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Vernita Turner

financial analyst

Vernita Turner, American financial analyst. Member National Association of Female Executives, National Black Master of Business Administration Association (president Kansas City chapter 1990-1992, student affairs committee 1989), Destination Master of Business Administration, Kansas State University Alumni Association.

Background

Turner, Vernita was born on January 7, 1963 in St. Louis. Daughter of Henry Brown Thomas and Miller Murry (Prather) Thomas Naylor.

Education

Bachelor of Science in Business, Kansas State University, 1985. Master of Arts in Finance, Webster University, 1989.

Career

Member accounts receivable staff American District Telegraph, St. Louis, 1986-1987. Member accounts payable/taxes staff National Vendors, 1987-1989. Assistant accounting manager Commerce Bank of Kansas City (Missouri), 1989-1992.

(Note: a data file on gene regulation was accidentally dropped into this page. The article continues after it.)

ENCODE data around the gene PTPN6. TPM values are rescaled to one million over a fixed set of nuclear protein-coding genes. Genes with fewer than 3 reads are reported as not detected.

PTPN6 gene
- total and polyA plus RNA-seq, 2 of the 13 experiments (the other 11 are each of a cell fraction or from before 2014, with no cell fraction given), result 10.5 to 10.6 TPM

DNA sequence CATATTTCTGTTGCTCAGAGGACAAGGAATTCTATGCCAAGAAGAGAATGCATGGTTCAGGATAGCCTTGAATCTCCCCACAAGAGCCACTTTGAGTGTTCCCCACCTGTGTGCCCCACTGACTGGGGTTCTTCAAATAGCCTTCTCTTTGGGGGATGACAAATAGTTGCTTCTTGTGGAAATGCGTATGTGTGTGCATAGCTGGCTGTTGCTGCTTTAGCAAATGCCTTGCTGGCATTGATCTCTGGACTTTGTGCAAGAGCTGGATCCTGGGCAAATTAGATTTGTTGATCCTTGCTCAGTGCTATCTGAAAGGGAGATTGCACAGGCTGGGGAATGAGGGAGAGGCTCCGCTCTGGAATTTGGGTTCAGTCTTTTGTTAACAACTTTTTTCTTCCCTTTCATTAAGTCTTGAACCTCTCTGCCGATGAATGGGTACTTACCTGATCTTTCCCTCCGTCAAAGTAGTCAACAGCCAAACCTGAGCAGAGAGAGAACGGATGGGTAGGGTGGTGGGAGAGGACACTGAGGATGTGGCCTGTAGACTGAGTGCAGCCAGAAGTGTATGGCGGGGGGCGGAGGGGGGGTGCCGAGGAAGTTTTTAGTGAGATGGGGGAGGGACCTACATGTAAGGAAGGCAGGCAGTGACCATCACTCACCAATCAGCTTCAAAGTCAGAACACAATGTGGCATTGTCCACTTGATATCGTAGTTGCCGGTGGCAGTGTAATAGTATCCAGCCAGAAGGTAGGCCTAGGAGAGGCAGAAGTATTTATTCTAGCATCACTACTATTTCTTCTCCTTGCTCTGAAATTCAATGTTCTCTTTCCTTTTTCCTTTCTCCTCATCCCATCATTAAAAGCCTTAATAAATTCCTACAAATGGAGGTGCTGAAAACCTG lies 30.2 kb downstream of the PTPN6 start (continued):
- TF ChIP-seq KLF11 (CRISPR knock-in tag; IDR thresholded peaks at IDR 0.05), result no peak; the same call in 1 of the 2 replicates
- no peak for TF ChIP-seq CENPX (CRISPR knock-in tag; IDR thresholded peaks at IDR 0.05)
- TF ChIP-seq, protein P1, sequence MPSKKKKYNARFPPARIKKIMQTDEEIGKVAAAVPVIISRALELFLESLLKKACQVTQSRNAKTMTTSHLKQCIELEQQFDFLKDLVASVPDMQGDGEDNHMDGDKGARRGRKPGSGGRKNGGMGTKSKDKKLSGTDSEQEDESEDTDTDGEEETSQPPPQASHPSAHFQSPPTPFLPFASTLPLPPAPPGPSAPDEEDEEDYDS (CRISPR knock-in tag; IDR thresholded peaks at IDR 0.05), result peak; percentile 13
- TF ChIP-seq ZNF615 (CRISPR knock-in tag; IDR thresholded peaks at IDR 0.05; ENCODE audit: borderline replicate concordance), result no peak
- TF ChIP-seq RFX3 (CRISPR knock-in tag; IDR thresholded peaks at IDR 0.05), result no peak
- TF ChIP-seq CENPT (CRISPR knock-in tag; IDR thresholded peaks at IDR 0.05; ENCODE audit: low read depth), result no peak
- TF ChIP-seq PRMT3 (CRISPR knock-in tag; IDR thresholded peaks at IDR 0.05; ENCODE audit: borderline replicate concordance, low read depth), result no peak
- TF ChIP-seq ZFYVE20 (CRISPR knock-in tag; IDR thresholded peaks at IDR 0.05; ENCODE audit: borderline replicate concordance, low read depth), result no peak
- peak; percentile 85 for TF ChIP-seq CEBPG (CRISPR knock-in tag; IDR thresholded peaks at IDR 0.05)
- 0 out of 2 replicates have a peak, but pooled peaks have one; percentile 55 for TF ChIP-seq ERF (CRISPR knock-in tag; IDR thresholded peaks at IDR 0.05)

Commercial accountant Resolution Trust Corporation, Kansas City, Missouri, 1993-1995. Senior accountant, finance analyst Sprint PCS, Shawnee Mission, Kansas, since 1993. Registered representative life, health State of Missouri, 1992.

Project business consultant Junior Achievement, Kansas City, Missouri, 1992.

Religion

Since a human being is the central factor in the plan of salvation, the Gospel must be taught, understood and accepted by him.

Views

A true Christian should help those in need, regardless of religious affiliation.

Membership

Member National Association of Female Executives, National Black Master of Business Administration Association (president Kansas City chapter 1990-1992, student affairs committee 1989), Destination Master of Business Administration, Kansas State University Alumni Association.

Connections

Married Melvin Turner Junior, August 1, 1987. Children: Melvin III, Erika Monique, Victoria Elaine.

father:
Henry Brown Thomas Naylor

mother:
Miller Murry (Prather) Thomas Naylor

spouse:
Melvin Turner Junior

children:
Melvin III Turner

Erika Monique Turner

Victoria Elaine Turner

Politics

The state should not use its authority to promote any particular religious belief. It should allow people practice their own religious convictions.